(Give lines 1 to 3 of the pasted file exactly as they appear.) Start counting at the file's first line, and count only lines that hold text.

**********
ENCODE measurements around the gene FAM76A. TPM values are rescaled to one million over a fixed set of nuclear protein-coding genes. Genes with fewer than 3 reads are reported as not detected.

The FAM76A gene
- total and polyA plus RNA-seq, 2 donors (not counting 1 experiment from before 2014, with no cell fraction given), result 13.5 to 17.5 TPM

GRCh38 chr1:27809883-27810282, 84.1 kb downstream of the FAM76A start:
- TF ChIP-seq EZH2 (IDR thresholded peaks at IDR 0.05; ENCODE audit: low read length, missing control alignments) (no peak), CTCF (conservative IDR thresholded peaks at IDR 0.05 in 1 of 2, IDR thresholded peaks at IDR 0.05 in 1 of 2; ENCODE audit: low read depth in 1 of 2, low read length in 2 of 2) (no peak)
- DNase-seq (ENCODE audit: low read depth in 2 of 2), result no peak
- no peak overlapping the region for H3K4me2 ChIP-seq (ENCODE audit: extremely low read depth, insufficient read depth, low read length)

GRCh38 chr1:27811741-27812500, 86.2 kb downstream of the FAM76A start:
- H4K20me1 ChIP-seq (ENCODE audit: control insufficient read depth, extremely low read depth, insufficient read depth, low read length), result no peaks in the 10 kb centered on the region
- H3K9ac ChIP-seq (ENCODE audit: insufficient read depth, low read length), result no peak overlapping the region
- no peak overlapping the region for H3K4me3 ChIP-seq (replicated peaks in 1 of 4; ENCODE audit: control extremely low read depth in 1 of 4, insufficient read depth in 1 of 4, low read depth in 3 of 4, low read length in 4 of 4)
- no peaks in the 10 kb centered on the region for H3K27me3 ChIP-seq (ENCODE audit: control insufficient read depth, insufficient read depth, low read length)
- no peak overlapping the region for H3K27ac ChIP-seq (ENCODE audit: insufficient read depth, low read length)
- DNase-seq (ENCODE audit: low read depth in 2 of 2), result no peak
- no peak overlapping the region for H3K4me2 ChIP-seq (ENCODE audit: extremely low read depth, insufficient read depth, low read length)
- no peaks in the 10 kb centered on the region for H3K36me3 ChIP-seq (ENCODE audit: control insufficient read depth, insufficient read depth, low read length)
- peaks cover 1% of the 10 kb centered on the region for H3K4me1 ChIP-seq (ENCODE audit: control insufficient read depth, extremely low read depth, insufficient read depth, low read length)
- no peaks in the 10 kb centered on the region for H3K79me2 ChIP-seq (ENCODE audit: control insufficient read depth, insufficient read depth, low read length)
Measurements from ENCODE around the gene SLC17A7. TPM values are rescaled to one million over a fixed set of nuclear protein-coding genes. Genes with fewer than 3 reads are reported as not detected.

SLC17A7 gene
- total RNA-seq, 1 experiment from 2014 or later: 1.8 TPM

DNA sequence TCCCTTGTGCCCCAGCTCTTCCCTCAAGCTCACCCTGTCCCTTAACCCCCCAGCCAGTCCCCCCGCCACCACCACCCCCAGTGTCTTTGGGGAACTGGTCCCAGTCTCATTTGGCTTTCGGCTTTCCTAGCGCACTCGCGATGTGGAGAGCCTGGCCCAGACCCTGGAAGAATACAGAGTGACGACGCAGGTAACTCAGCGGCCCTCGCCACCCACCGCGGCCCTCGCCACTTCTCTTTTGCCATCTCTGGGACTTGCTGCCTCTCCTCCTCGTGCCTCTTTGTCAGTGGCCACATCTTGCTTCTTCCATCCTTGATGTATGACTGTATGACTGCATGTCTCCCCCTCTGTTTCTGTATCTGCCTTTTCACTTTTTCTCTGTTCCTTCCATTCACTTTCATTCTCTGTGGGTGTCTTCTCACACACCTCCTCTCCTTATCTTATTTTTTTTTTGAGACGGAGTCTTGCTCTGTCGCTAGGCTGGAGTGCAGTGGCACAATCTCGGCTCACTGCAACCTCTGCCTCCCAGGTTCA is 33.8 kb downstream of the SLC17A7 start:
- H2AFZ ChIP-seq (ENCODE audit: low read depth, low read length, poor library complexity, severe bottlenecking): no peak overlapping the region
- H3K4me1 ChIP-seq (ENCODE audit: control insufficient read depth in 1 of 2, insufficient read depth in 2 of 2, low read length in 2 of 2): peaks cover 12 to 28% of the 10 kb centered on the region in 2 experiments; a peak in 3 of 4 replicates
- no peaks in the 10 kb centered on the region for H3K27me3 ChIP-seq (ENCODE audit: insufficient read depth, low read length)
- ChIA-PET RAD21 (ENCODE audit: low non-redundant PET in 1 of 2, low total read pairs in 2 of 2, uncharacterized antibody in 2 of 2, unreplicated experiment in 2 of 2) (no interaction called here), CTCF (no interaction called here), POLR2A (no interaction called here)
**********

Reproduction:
ENCODE measurements around the gene FAM76A. TPM values are rescaled to one million over a fixed set of nuclear protein-coding genes. Genes with fewer than 3 reads are reported as not detected.

The FAM76A gene
- total and polyA plus RNA-seq, 2 donors (not counting 1 experiment from before 2014, with no cell fraction given), result 13.5 to 17.5 TPM